Researchers in the Tucker Laboratory at the University of New England have published a novel exploration into the assessment of neonatal, or newborn, mouse heart function using a noninvasive approach to monitoring the electrocardiography (ECG) of baby mice (pups).
The publication in the Journal of Visualized Experiments (JoVE), “Noninvasive Electrocardiography in the Perinatal Mouse,” was written in collaboration with current and past UNE College of Osteopathic Medicine (COM) students, Kerry L. Tucker, Ph.D., associate professor in the Department of Biomedical Sciences, and Adrian Moran, M.D., a pediatric cardiologist at Maine Medical Center.
The paper presents a first-of-its-kind, noninvasive process for measuring the electrical activity of newborn mice with the goal of detecting congenital heart defects (CHD) in the tiny mammals as early as the first day after birth.
The process utilizes a device developed in partnership with Dover, New Hampshire-based physiology research and teaching firm iWorx. It employs ECG technology located inside a plastic platform. Four electrodes rise above the platform to measure the neonate’s heart activity while cushioned bumpers on either side of the mouse keep it steady. The entire unit, which is heated for the mouse’s comfort, is shielded from the light to protect the pup’s eyes while the ECG is performed.
The gentle technique has not been used before on neonatal mice, which are too small to undergo a typical ECG. Other methods exist for tracking heart activity in mice, but they often require anesthesia or use of a needle to measure electrical signals, which can be traumatic for newborn mice, regardless of CHD status.
“The newborn mice we study have a particular form of CHD that causes the pup to die within the first day of life,” the researchers explained. “This new technique allows us to monitor the electrical signals of the heart in order to understand why and how CHD changes the heartbeat in a way that is not compatible with life.”
The protocol, the collaboration of researchers write, was designed to directly address a need for a standardized and repeatable method for obtaining ECGs in newborn mice. Tucker, the UNE professor, credits the protocol as being the brainchild of the study’s main research scientist Lindsey Fitzsimons, M.S., RCEP/CES, who is a Ph.D. candidate at the University of Maine Graduate School of Biomedical Science and Engineering who is completing her doctoral thesis at the Tucker Lab.
Fitzsimons said she hopes the method and subsequent research manuscript will bridge a gap in the scientific and medical literature about the functional measurement of the heart in studies using mice.
“The reason we started trying to develop this technology was because I realized that of all the extensive research looking at congenital heart defects in mice, very few studies include measurements from the physiology, or function, of the CHD heart,” she said.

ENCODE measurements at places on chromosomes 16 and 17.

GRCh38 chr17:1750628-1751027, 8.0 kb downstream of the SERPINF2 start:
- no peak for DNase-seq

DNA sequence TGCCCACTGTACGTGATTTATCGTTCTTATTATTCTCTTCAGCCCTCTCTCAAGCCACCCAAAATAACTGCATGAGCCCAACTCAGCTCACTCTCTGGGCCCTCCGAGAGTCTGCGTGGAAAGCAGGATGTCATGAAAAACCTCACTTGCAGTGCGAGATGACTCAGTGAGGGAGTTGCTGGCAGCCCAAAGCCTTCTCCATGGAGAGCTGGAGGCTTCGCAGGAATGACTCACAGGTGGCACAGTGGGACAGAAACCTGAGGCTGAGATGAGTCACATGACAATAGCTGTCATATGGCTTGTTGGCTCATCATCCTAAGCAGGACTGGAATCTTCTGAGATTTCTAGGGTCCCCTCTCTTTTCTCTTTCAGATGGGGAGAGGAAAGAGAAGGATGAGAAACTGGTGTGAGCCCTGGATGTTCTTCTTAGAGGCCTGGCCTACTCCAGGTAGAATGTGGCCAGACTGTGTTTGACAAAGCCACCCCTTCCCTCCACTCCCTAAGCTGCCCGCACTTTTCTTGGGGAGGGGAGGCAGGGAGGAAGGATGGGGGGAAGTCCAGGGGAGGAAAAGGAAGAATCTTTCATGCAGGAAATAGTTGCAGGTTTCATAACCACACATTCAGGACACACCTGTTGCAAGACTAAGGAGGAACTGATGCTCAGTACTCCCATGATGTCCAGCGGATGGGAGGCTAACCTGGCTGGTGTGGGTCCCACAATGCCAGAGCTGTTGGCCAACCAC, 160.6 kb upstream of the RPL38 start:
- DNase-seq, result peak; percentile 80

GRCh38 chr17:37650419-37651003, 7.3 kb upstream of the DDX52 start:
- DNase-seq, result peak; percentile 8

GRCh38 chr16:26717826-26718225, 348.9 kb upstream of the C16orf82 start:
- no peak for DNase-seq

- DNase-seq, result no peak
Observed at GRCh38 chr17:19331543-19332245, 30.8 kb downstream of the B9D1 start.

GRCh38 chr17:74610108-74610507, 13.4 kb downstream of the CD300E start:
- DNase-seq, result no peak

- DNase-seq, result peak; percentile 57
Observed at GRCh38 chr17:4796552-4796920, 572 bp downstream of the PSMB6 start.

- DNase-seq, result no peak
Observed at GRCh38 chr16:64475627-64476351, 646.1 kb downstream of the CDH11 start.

Specifically, Fitzsimons added, she hopes to see an increase in the number of scientific studies documenting and characterizing the functional measurement of the newborn mouse heart so that this research may be applied further towards studies performed in newborn humans.
“The more parallels we can draw with rodent and human cardiac function, the greater the reproducibility and translatability of both basic science and clinical biomedical research,” she remarked.
The novel research builds on existing studies out of the Tucker Lab, an interprofessional laboratory whose research focuses on better understanding the cellular processes that lead to the development of CHD through the convergence of embryology, molecular biology, clinical cardiology, and neuroscience in collaboration with lab members from disciplines across UNE COM and the University’s Colleges of Arts and Sciences and at Maine Medical Center.
Congenital heart defects are currently the most common birth defect, occurring in approximately 1 in 100 live births in the United States each year. About 25% of babies born with CHD have a defect considered to be life-threatening, according to the U.S. Center for Disease Control and Prevention, and – while there are surgical and medical management options available to patients – clinicians and researchers agree that a full understanding of the molecular and cellular processes leading to the disease will refine future treatment options.
Enter the Tucker Lab at UNE.
The lab’s research has focused mainly on the primary cilia, which are physical, finger-like structures located on the surface of many cell types that help to control the key sensory and signaling patterns essential to developing tissue, among other functions. Specifically, Tucker’s lab is working to understand how damage to these tiny structures causes cells in the developing heart to behave erratically, leading to cellular disorganization, changes in gene expression, and improper alignment of both the heart itself as well as the associated blood vessels, directly resulting in CHD.
Fitzsimons said she hopes the research – and the patent-pending iWorx system developed in the process – will help expand the breadth of scientific inquisition into CHD with the goal of better understanding the risk factors, drug targets, and various treatment options for this disease, which may be tested and applied across species.
“In spite of known risk factors, such as the environment, age, race, genetics, and family medical history, human congenital heart defects are not often discovered until late in pregnancy and/or even after a baby is born,” Fitzsimons said. “We hope this research will allow clinicians to identify CHD earlier on with the goal of establishing the best treatment for babies even before birth.”